NY Subway Windows Being Smashed At Such Rate The MTA Can't Get Glass Fast Enough To Replace Them

Tyler Durden's Photo
by Tyler Durden
Monday, Aug 24, 2020 - 08:05 PM

In more signs of the times, and perhaps further evidence the city has reached its "expiration date" amid both the Covid-induced economic slowdown and exploding crime, the New York City subway has seen windows smashed by the hundreds in recent weeks and months.

The MTA has counted more than 400 smashed and destroyed windows over the course of the summer and has documented at least 63 train cars which were attacked with a bat, hammer, pole, or pipe by one or more serial vandals. It's to the point that service itself on some lines are now under threat.

MTA photo of smashed windows on 7 train.

The financially strapped MTA doesn't appear to have an answer either, other than to observe the past trend that suggests economic decay above often results in an uptick in both vandalism and graffiti on the trains below.

"Vandalized subway trains have in the past been associated with a period of financial hardship in New York City that was marked by increased violence and crime," The New York Times notes, as the MTA now has to deal with $300,000 in repairs at a moment it's facing a $16 billion deficit, partly brought on by the pandemic crisis.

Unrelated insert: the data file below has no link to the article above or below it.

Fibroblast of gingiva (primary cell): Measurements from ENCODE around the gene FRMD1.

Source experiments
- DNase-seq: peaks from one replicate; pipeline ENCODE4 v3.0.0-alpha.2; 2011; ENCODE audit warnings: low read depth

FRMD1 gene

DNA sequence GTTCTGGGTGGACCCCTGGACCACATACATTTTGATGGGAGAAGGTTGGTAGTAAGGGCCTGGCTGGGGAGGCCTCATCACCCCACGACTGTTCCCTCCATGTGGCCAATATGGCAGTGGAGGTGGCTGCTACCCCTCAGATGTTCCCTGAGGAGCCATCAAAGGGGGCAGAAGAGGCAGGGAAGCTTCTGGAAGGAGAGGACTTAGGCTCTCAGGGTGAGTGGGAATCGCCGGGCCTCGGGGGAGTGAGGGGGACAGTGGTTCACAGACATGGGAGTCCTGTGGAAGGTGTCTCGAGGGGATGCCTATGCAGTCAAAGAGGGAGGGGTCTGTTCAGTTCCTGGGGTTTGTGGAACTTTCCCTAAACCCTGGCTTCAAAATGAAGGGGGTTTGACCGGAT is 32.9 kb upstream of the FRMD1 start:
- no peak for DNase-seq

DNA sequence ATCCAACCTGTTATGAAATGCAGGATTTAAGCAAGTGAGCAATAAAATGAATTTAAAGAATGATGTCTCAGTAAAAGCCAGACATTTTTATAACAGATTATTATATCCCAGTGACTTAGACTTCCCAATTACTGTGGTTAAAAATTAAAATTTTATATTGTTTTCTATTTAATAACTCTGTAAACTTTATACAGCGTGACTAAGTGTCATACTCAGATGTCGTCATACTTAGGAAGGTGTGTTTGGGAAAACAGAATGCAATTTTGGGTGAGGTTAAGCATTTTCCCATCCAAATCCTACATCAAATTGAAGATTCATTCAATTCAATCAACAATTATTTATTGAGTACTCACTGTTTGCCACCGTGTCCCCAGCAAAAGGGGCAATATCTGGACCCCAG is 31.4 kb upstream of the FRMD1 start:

“We’re not exactly flush with cash right now,” Metropolitan Transportation Authority official Patrick Warren said. “Every dollar matters.”

MTA photo via NYT: About 60 subway car windows on 7 trains were found damaged this week.

The trend of smashed windows appeared to rise alongside the tidal wave of unemployment during the pandemic shutdowns.

The NYT details:

Transportation officials in New York City first began seeing broken windows on subway cars, mostly on the 2, 3 and 7 lines, in April. On one day in mid-July, nearly 50 windows across three 7 trains were smashed. Then this week, the problem seemed to have intensified again: about 60 windows on several 7 trains were found shattered with what officials said was a “blunt instrument.”

And authorities are still unclear on if it's one vandal, a group of people, or various random incidents; however, there's video footage of at least one prime suspect.

The MTA says it's literally running out of window replacements, and has had to temporarily decommission dozens of subway cars, while police are searching for a man considered mainly responsible for the 3-month long spree, given he's been witnessed carrying a hammer.